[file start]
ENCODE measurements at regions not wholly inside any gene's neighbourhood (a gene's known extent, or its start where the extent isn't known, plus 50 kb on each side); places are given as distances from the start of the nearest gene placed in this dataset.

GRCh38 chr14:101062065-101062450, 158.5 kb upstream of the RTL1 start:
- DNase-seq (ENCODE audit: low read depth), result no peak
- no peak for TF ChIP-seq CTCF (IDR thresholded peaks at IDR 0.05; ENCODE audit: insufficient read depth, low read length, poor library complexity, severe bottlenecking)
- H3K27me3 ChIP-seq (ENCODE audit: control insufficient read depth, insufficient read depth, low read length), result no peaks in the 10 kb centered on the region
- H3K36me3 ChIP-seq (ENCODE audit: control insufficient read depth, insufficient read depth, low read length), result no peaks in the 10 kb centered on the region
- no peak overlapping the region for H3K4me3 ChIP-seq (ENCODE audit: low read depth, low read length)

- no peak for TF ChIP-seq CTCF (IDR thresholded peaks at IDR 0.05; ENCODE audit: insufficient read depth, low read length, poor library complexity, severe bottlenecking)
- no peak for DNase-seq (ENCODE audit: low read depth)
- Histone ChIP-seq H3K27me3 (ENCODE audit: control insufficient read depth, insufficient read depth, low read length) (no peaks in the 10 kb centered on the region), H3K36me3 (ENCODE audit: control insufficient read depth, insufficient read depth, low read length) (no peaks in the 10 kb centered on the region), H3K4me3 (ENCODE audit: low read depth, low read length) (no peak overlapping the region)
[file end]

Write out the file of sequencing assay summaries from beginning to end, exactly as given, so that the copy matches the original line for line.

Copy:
ENCODE measurements at regions not wholly inside any gene's neighbourhood (a gene's known extent, or its start where the extent isn't known, plus 50 kb on each side); places are given as distances from the start of the nearest gene placed in this dataset.

GRCh38 chr14:101062065-101062450, 158.5 kb upstream of the RTL1 start:
- DNase-seq (ENCODE audit: low read depth), result no peak
- no peak for TF ChIP-seq CTCF (IDR thresholded peaks at IDR 0.05; ENCODE audit: insufficient read depth, low read length, poor library complexity, severe bottlenecking)
- H3K27me3 ChIP-seq (ENCODE audit: control insufficient read depth, insufficient read depth, low read length), result no peaks in the 10 kb centered on the region
- H3K36me3 ChIP-seq (ENCODE audit: control insufficient read depth, insufficient read depth, low read length), result no peaks in the 10 kb centered on the region
- no peak overlapping the region for H3K4me3 ChIP-seq (ENCODE audit: low read depth, low read length)

- no peak for TF ChIP-seq CTCF (IDR thresholded peaks at IDR 0.05; ENCODE audit: insufficient read depth, low read length, poor library complexity, severe bottlenecking)
- no peak for DNase-seq (ENCODE audit: low read depth)
- Histone ChIP-seq H3K27me3 (ENCODE audit: control insufficient read depth, insufficient read depth, low read length) (no peaks in the 10 kb centered on the region), H3K36me3 (ENCODE audit: control insufficient read depth, insufficient read depth, low read length) (no peaks in the 10 kb centered on the region), H3K4me3 (ENCODE audit: low read depth, low read length) (no peak overlapping the region)